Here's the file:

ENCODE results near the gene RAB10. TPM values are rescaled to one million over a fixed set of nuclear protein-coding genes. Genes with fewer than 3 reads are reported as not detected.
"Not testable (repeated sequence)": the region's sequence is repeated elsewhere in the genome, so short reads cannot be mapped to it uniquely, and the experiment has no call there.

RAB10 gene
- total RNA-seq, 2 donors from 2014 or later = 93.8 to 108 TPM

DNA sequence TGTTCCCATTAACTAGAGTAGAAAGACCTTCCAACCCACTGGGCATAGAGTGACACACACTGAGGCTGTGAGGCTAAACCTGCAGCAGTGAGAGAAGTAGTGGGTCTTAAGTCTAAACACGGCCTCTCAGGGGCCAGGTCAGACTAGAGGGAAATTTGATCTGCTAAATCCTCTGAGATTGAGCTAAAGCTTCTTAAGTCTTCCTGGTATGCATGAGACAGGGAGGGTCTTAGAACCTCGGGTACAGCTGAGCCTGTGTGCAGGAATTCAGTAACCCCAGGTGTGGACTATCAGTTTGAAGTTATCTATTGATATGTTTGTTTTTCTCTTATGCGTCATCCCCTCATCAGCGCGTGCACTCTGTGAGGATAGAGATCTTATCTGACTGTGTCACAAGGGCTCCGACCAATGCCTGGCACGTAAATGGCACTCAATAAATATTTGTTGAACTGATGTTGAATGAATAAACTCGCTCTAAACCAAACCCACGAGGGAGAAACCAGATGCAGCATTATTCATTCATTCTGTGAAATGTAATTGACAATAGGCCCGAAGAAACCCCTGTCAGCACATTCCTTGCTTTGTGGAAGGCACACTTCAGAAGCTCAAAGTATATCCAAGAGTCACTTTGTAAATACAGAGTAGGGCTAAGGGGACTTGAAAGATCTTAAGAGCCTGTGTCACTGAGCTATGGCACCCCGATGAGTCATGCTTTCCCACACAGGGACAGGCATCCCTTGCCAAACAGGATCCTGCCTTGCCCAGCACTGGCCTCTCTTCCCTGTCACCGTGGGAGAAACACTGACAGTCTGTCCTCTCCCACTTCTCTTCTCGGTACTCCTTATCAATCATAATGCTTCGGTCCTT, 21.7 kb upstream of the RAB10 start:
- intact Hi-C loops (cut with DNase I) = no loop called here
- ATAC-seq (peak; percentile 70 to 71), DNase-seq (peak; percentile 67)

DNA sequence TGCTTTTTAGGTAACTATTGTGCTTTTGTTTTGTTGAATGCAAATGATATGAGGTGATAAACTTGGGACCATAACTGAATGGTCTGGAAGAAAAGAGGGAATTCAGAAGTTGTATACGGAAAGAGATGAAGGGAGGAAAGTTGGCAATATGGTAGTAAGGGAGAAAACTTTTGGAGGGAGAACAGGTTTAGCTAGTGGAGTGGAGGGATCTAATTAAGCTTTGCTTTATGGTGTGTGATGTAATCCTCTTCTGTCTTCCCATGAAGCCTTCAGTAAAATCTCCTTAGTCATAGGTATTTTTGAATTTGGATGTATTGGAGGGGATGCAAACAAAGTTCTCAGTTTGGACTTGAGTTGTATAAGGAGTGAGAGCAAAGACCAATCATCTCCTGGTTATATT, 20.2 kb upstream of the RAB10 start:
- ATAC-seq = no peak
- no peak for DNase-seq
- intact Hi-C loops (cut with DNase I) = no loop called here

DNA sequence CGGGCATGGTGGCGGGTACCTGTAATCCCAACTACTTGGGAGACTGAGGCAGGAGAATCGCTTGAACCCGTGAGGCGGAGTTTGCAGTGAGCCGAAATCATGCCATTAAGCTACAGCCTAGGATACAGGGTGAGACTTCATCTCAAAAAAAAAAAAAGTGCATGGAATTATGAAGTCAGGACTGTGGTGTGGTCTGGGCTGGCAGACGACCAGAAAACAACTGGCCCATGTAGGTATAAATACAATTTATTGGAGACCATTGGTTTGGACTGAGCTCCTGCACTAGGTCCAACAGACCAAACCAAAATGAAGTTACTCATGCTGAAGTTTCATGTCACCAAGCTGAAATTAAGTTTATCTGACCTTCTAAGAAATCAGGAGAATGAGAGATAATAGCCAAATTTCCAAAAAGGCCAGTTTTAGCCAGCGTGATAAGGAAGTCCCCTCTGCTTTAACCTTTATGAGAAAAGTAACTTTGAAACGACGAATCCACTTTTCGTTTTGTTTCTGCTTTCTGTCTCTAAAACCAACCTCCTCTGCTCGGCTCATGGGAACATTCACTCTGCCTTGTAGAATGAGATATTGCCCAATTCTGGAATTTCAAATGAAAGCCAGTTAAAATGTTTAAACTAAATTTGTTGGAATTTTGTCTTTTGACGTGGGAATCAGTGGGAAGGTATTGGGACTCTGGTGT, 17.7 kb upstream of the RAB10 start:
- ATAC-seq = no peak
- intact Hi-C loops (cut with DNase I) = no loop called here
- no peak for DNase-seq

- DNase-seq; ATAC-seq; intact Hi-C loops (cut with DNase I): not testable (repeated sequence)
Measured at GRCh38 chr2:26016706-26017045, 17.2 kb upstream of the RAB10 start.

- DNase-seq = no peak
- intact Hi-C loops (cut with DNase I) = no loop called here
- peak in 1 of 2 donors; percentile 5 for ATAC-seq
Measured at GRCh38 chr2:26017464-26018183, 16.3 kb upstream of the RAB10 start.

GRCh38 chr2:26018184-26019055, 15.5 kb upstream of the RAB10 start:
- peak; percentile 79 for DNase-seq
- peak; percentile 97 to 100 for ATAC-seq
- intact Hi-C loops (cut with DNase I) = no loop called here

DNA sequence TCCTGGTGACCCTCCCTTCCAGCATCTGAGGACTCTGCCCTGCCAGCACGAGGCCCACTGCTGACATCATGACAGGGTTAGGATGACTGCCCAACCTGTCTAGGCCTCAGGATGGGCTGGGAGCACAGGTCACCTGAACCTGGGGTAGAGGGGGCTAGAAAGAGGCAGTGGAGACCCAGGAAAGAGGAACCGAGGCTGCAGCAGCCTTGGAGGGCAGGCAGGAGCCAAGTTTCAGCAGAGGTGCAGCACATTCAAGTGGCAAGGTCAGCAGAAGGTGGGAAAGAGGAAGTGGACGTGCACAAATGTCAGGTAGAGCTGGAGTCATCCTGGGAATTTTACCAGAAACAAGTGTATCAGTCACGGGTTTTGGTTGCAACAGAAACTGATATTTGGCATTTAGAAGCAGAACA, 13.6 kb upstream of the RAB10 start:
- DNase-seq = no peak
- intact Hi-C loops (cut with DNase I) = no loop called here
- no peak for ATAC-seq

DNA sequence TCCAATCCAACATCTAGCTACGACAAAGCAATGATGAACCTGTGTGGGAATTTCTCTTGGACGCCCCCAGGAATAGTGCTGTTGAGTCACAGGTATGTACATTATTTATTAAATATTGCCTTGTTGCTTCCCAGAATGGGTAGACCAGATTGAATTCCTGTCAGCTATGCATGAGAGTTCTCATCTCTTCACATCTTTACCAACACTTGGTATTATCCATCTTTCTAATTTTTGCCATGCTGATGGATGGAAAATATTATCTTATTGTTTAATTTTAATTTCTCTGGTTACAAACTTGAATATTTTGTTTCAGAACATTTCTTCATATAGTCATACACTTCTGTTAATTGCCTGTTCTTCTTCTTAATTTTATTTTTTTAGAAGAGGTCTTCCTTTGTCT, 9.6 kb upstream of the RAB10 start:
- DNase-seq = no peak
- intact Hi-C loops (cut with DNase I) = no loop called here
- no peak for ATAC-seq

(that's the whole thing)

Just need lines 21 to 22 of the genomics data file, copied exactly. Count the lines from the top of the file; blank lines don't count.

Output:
Measured at GRCh38 chr2:26017464-26018183, 16.3 kb upstream of the RAB10 start.

GRCh38 chr2:26018184-26019055, 15.5 kb upstream of the RAB10 start: